The high-energy electrons that orbit Saturn bombard the surface of Mimas, Tethys and Dione. This bombardment damages their water-ice surfaces, effectively gluing grains in the surface together, which stops it from cooling down at night as much as their surroundings. This surface alteration also changes its colour, making it appear more blue. How this bombardment alters with electron energy, surface depth, and whether such alteration could be occurring elsewhere in the solar system is still poorly understood.
Cassini studied the Saturn system from 2004 until 2017, during which time a wealth of data was obtained on Saturn’s icy satellites. I am seeking one DPhil (PhD) student to continue my work in analysing Cassini’s Composite Infrared Spectrometer (CIRS) data, specifically to analyse eclipse observations made of Saturn’s icy satellites. Eclipse observations are powerful because they allow the very surface (top few mm) of an icy world to be probed. This region is otherwise difficult to study, but yet vital to understanding everything that happens beneath it. Eclipse observations were made of most of Saturn’s icy moons, so could inform on how Enceladus’ plume recoats its surface, and how the very near surface of Mimas/Tethys/Dione is altered by electron bombardment.
The study of icy worlds has a strong future. The upcoming NASA mission “Europa Clipper” will launch in 2024 to study Jupiter’s icy world Europa, and NASA’s Lucy mission launches in late 2021 to study Jupiter’s Trojan asteroids. As a Co-I on both of these missions future opportunities exist for expanding into these targets. The successful candidate would be joining a well-established planetary science group, which is actively involved with many planetary missions and astronomy. International collaborations are include working with other modelling groups located in the USA and Switzerland.
The work will be computationally intensive, using programming languages like IDL and python, so a physics/computing/mathematics background is preferred, and a first degree in Physics, Mathematics or a related discipline is required.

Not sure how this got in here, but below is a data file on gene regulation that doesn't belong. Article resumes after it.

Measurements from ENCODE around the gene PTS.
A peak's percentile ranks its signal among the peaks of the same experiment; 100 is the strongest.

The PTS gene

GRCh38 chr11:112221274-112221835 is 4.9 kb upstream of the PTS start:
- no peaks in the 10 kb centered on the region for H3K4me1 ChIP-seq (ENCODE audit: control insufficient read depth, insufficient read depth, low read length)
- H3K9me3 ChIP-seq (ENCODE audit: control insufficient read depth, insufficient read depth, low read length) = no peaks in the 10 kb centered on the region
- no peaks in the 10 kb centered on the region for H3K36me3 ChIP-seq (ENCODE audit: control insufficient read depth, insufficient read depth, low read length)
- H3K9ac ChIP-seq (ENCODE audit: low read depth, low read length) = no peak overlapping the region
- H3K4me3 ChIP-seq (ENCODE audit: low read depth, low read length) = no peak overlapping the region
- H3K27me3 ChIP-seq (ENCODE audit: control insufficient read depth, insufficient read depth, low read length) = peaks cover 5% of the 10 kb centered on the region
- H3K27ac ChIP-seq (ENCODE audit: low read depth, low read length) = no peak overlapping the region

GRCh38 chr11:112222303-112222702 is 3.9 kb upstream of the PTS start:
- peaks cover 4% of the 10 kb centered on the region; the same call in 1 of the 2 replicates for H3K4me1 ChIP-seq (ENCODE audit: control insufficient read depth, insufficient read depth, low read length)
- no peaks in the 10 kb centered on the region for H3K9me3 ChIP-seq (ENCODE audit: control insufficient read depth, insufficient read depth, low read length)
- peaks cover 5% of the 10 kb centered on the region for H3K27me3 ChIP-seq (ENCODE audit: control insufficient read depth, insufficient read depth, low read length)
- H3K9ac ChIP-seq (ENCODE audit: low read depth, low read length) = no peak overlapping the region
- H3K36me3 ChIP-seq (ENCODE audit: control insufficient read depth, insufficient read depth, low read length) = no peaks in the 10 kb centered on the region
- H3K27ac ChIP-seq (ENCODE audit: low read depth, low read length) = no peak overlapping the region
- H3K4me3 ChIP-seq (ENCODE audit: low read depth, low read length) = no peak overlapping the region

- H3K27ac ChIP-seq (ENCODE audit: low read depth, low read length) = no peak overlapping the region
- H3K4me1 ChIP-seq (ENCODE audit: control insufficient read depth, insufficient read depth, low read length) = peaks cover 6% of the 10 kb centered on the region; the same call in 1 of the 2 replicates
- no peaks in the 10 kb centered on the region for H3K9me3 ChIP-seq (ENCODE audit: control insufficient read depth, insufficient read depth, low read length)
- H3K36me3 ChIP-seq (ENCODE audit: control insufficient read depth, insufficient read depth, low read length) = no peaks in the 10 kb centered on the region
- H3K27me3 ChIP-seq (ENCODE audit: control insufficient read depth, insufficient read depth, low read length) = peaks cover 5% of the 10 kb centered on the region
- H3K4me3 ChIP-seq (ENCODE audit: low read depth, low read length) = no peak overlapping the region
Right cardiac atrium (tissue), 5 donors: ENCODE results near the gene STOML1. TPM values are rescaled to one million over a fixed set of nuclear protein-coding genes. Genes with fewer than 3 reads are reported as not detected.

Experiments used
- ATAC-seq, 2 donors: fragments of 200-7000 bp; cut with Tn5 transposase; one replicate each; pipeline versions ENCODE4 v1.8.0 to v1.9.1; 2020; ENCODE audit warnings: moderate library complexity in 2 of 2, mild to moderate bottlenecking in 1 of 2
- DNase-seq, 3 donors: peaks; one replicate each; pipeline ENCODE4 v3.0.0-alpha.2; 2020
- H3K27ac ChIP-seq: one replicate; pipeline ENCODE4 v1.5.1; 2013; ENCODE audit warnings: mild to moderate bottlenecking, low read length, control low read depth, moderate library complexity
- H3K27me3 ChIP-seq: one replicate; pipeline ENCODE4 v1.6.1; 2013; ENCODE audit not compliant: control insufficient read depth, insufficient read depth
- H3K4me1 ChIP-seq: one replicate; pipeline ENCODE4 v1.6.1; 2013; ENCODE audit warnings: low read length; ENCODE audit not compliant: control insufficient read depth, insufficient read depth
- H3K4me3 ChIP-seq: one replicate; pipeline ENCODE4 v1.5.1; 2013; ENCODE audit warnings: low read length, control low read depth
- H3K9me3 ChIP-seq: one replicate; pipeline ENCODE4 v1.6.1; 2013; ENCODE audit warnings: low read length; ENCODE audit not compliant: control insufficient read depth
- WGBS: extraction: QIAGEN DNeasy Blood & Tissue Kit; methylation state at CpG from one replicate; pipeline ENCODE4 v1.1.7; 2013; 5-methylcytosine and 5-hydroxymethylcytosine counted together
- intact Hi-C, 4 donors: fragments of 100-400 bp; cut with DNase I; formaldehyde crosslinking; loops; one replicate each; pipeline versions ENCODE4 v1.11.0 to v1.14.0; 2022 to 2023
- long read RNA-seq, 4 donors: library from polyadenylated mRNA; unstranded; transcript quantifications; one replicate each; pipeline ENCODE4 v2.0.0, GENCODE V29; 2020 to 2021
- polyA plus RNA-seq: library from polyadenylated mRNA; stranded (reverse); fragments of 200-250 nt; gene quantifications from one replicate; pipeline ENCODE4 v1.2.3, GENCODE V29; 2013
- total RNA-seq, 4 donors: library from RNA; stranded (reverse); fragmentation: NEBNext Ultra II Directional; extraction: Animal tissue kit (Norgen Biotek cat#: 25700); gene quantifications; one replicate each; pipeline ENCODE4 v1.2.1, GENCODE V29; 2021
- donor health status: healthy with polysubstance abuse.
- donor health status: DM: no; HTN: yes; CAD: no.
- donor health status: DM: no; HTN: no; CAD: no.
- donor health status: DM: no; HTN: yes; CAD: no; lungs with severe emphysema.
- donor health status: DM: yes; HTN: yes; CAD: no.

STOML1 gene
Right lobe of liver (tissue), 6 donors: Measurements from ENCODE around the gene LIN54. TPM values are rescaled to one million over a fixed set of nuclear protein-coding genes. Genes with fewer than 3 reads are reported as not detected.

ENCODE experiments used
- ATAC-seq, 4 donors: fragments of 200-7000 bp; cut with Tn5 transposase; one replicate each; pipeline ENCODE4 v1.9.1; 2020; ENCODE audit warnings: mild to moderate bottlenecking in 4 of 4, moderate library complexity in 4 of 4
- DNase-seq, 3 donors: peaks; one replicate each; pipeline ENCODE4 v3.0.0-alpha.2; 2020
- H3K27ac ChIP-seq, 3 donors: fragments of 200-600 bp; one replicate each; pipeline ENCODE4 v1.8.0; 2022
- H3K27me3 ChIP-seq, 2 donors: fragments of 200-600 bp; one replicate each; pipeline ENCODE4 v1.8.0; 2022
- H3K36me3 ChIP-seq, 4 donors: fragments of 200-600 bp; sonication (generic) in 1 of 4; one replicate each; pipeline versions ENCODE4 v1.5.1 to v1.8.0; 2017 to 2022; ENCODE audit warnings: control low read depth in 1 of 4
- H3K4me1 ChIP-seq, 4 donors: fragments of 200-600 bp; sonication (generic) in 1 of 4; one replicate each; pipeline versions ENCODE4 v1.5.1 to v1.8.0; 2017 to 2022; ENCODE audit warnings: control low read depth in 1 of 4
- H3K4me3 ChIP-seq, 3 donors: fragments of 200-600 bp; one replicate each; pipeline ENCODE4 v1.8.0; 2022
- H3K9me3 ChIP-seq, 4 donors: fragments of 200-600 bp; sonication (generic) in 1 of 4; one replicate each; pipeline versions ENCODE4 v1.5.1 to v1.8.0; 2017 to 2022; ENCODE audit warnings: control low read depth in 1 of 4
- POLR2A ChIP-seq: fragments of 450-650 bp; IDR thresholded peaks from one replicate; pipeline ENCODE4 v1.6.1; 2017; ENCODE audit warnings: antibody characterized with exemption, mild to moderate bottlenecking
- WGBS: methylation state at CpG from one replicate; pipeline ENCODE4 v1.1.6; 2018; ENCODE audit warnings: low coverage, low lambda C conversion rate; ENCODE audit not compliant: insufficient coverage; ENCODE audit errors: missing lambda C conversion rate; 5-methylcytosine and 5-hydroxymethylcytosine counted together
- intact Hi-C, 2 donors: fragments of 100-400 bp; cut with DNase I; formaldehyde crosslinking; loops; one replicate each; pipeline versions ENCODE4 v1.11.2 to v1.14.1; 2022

Exploring clouds and gaseous abundances in the atmospheres of Uranus and Neptune
Project ref: AOPP/PGJI/1/2023
Uranus and Neptune, known as the “Ice Giants” are amongst the most mysterious and poorly understood planets in our solar system. The poles of Uranus are tipped over by an extraordinary 98º (compared with an obliquity of 23.5º for the Earth) leading to enormous annual variations in solar forcing, with the poles annually receiving more sunlight per unit area than the equator! In contrast, Neptune’s obliquity of 29º appears much less anomalous. The Voyager 2 fly-bys in 1986 and 1989 provided our only close-up views of these worlds and revealed that Uranus is in almost perfect radiative balance with the Sun, while Neptune emits thermally more than 2.5 times the solar radiation it receives! Perhaps as a result of this imbalance, the atmospheric circulation of Uranus was found to be rather quiescent, while that of Neptune was extraordinarily dynamic and active.
More than a quarter of a century later, the spatial resolution of ground-based telescopes has been transformed by the development of adaptive optics. The activity of Uranus’s atmosphere has been seen to increase dramatically through its equinox in 2007, while Neptune’s atmosphere shows enormous changes in cloud activity. We have been monitoring and these developments with an extensive programme of near-infrared ground-based observations at the Gemini-North Telescope in Hawai’i and ESO’s Very Large Telescope in Chile. Near infrared reflectance spectroscopy enables us to determine the vertical and horizontal distribution of cloud and gaseous abundances in these atmospheres, using our world-leading NEMESIS retrieval code. Recent highlights include: 1) the first positive detection of hydrogen sulphide in the atmosphere of Uranus (https://www.ox.ac.uk/news/science-blog/what-do-uranuss-cloud-tops-have-common-rotten-eggs) and probable detection in Neptune’s atmosphere; 2) the first ground-based detection of methane latitudinal variability in Neptune’s atmosphere; and most recently 3) a ‘holistic’ cloud model that matches the observed reflectivity spectra of both Uranus and Neptune from 0.3 to 2.5 microns, and can explain the difference in colour between these two worlds (https://www.ox.ac.uk/news/2022-05-31-scientists-explain-why-uranus-and-neptune-are-different-colours).